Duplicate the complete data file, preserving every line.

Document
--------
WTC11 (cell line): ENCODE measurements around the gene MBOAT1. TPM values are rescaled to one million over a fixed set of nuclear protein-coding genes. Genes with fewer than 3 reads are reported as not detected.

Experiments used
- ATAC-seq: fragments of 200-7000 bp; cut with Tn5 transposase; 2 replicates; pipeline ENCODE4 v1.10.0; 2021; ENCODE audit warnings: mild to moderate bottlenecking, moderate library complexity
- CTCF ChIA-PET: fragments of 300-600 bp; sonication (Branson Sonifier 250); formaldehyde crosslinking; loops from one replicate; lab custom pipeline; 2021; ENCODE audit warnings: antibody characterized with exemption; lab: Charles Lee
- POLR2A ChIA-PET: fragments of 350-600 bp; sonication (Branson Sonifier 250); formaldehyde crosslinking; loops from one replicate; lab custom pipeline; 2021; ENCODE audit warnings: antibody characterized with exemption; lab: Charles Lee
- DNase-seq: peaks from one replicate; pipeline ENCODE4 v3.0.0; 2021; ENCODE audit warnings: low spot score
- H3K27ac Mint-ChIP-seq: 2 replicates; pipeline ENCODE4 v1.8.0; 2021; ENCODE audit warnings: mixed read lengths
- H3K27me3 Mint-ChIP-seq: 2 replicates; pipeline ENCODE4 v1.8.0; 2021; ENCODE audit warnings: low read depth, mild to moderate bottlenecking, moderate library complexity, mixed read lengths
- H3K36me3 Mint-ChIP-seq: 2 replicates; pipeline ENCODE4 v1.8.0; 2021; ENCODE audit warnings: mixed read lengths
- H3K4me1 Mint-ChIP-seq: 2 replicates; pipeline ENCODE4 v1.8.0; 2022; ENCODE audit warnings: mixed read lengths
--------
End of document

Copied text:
WTC11 (cell line): ENCODE measurements around the gene MBOAT1. TPM values are rescaled to one million over a fixed set of nuclear protein-coding genes. Genes with fewer than 3 reads are reported as not detected.

Experiments used
- ATAC-seq: fragments of 200-7000 bp; cut with Tn5 transposase; 2 replicates; pipeline ENCODE4 v1.10.0; 2021; ENCODE audit warnings: mild to moderate bottlenecking, moderate library complexity
- CTCF ChIA-PET: fragments of 300-600 bp; sonication (Branson Sonifier 250); formaldehyde crosslinking; loops from one replicate; lab custom pipeline; 2021; ENCODE audit warnings: antibody characterized with exemption; lab: Charles Lee
- POLR2A ChIA-PET: fragments of 350-600 bp; sonication (Branson Sonifier 250); formaldehyde crosslinking; loops from one replicate; lab custom pipeline; 2021; ENCODE audit warnings: antibody characterized with exemption; lab: Charles Lee
- DNase-seq: peaks from one replicate; pipeline ENCODE4 v3.0.0; 2021; ENCODE audit warnings: low spot score
- H3K27ac Mint-ChIP-seq: 2 replicates; pipeline ENCODE4 v1.8.0; 2021; ENCODE audit warnings: mixed read lengths
- H3K27me3 Mint-ChIP-seq: 2 replicates; pipeline ENCODE4 v1.8.0; 2021; ENCODE audit warnings: low read depth, mild to moderate bottlenecking, moderate library complexity, mixed read lengths
- H3K36me3 Mint-ChIP-seq: 2 replicates; pipeline ENCODE4 v1.8.0; 2021; ENCODE audit warnings: mixed read lengths
- H3K4me1 Mint-ChIP-seq: 2 replicates; pipeline ENCODE4 v1.8.0; 2022; ENCODE audit warnings: mixed read lengths